holding that court's use of valuations that were as much as 11 months old were not improper where the parties did not present evidence to support more recent valuation datesSummary of this case from In re Burstein
Opinion filed April 28, 1987.
Appeal from the Circuit Court of Iroquois County; the Hon. Robert L. Dannehl, Judge, presiding.
Susan Tungate, of Tungate Tungate, of Watseka, for appellant.
Gill M. Garman, of Sebat, Swanson, Banks, Lessen Garman, of Danville, for appellee.
This is an action to dissolve the marriage of Marie and John Courtright. The plaintiff, Marie, appeals from that portion of the judgment of the circuit court of Iroquois County pertaining to the distribution of marital property, the award of permanent maintenance, and the denial of her request for attorney fees.
The evidence introduced at trial established that the parties were married in 1956 and invested 29 years in the marriage prior to its termination. Four children were born, all adults at the time of the dissolution. The defendant, John, is a licensed physician and practices in a three-man clinic as a general practitioner. He is in his late fifties. John's adjusted gross income for the four years prior to the dissolution ranged from $83,000 to $100,000. Marie is in her mid-fifties, has a degree in education from Northwestern University, but is not presently licensed to teach. She has not worked outside the home since 1958 but has obtained seasonal employment as a switchboard operator at a Colorado resort at $5.75 an hour. She is in general good health except for some residual disability in her left foot as a result of childhood polio. At the time of the dissolution she had also shown some discomfort in her right foot from an arthritic condition. Her health prevents her from working at jobs which require her to be on her feet for any length of time.
The trial court found that the value of all marital assets was agreed upon except for the value of John's medical practice. The court awarded certain IRA accounts, household goods, the family's 200-acre farm free and clear of all liens, and the marital home to Marie. The home, valued at $135,000, was subject to a $22,000 mortgage. The court awarded John certain assets which include two items in dispute on this appeal. Marie claims that improper valuations were attached to John's pension fund and accounts receivable for his medical practice, which in turn adversely affected the property distribution. While the defendant has a significant income generated from his medical practice, he also incurred substantial obligations via the property distribution, including significant litigation costs, payable almost solely from that income.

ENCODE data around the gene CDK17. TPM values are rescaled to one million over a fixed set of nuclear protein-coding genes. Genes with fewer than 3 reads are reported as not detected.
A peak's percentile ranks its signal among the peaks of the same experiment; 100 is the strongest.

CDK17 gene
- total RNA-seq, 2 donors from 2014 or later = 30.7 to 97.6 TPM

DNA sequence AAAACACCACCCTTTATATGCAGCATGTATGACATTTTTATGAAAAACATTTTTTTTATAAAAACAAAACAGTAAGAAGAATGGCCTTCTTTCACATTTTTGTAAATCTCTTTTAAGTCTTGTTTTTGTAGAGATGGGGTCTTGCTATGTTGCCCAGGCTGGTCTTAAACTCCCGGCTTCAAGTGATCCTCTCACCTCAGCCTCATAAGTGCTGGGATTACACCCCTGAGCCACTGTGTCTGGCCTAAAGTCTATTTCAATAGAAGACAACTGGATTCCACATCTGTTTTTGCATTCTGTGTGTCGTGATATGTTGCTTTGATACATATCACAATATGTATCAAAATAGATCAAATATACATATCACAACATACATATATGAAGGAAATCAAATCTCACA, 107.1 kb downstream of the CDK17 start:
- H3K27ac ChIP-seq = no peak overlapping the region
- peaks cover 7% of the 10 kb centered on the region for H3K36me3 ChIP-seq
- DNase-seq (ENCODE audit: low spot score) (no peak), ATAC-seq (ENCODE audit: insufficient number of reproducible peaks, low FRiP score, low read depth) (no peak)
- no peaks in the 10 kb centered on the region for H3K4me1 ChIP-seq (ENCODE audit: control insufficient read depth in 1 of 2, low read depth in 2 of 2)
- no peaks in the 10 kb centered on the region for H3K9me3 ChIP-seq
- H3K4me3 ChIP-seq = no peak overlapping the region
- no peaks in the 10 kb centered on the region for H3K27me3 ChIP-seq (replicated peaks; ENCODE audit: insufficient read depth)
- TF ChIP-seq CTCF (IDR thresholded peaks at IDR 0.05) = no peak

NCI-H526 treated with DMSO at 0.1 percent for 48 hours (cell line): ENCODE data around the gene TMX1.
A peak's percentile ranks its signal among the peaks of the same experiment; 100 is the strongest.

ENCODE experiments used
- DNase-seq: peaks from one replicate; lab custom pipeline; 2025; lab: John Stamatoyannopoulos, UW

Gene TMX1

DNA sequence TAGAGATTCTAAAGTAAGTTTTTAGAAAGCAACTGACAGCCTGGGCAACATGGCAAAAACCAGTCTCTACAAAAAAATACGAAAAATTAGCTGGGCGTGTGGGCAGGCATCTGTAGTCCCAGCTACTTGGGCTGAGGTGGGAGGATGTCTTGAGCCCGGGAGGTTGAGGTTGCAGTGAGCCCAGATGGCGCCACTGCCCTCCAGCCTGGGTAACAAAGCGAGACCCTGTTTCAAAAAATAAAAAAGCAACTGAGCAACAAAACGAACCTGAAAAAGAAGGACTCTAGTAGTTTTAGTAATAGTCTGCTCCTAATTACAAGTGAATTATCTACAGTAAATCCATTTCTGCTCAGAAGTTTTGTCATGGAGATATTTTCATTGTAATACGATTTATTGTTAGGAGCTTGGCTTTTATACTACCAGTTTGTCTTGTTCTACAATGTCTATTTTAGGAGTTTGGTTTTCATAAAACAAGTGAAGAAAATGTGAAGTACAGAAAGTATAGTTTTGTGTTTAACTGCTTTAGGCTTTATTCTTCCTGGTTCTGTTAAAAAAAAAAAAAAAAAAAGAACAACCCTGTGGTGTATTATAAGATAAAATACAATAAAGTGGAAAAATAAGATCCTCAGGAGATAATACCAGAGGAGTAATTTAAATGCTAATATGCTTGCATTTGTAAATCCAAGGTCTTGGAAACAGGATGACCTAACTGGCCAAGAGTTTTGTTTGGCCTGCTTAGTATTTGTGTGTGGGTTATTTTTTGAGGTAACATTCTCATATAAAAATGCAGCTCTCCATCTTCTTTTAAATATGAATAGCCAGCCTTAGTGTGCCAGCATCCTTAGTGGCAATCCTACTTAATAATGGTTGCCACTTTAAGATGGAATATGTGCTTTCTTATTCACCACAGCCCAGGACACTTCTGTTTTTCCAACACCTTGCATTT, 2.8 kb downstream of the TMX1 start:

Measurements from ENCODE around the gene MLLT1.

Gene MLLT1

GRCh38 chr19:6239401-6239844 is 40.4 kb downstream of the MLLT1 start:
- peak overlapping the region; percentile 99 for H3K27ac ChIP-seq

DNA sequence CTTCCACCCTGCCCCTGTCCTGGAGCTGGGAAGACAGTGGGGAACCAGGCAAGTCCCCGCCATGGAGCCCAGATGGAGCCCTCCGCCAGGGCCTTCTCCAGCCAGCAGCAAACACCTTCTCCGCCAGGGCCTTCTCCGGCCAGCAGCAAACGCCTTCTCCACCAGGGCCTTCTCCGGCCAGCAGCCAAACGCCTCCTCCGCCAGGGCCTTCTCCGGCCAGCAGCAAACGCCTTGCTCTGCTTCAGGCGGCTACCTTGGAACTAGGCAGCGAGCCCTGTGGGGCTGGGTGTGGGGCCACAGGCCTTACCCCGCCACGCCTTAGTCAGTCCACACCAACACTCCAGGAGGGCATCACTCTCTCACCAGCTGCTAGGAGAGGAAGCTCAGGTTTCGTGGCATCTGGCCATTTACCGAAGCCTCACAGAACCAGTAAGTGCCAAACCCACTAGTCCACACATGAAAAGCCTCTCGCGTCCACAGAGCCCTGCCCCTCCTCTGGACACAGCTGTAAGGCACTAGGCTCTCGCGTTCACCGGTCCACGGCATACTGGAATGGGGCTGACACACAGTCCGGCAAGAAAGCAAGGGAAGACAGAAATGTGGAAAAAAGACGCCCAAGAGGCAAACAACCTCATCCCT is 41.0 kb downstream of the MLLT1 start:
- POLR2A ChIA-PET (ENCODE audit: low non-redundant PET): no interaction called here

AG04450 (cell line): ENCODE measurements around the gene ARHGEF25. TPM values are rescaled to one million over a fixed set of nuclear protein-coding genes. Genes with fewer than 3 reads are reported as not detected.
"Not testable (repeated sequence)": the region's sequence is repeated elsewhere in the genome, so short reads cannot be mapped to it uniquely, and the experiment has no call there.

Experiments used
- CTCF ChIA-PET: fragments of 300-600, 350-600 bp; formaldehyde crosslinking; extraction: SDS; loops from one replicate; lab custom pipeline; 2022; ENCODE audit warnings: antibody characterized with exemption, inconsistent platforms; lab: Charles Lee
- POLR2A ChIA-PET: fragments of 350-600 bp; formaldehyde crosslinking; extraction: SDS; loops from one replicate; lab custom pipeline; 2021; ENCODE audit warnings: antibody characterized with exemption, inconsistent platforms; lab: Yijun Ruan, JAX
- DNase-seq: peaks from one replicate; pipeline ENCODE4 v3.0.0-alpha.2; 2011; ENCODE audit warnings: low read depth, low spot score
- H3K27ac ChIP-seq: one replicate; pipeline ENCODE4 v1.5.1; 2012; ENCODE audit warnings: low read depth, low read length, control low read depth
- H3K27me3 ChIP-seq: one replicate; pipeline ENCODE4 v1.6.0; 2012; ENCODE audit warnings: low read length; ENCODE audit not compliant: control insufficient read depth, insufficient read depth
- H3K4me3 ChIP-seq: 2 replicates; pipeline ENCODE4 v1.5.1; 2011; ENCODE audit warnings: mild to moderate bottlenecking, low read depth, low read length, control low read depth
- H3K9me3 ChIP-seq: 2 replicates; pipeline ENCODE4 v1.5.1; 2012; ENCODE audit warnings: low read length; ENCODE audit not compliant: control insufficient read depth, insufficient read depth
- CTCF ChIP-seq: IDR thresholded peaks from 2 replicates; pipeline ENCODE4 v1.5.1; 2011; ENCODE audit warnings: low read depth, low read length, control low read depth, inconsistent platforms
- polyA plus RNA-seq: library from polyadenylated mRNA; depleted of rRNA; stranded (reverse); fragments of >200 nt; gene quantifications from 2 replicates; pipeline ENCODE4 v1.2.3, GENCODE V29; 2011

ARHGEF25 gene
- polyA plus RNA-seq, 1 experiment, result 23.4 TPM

The trial court did not award permanent maintenance on the basis that property allocated to Marie, together with her potential earning abilities, would provide her with sufficient income. It did, however, award rehabilitative maintenance in the amount of $1,100 per month in order to help Marie adjust to her new status and provide time to seek suitable employment and improve her skills, if necessary. The court retained jurisdiction to review the issue of further extension of the award at the end of two years although the court believed that this award, together with investment and rental income, should permit Marie to become and remain financially independent in the future.
The trial court also denied Marie's request for attorney fees. The court reasoned that John had already been assigned significant litigation costs as debts and noted that, although the fees were reasonable, insufficient evidence was presented to support them or to establish Marie's inability to pay them.
The first issue presented by the parties centers on the property distribution and certain valuations attached to the good will and accounts receivable of John's medical practice and the value placed on John's pension fund. Marie contends that the failure of the court to consider the good will of the practice and improper valuations of the accounts receivable and John's pension fund produced an inequitable property distribution.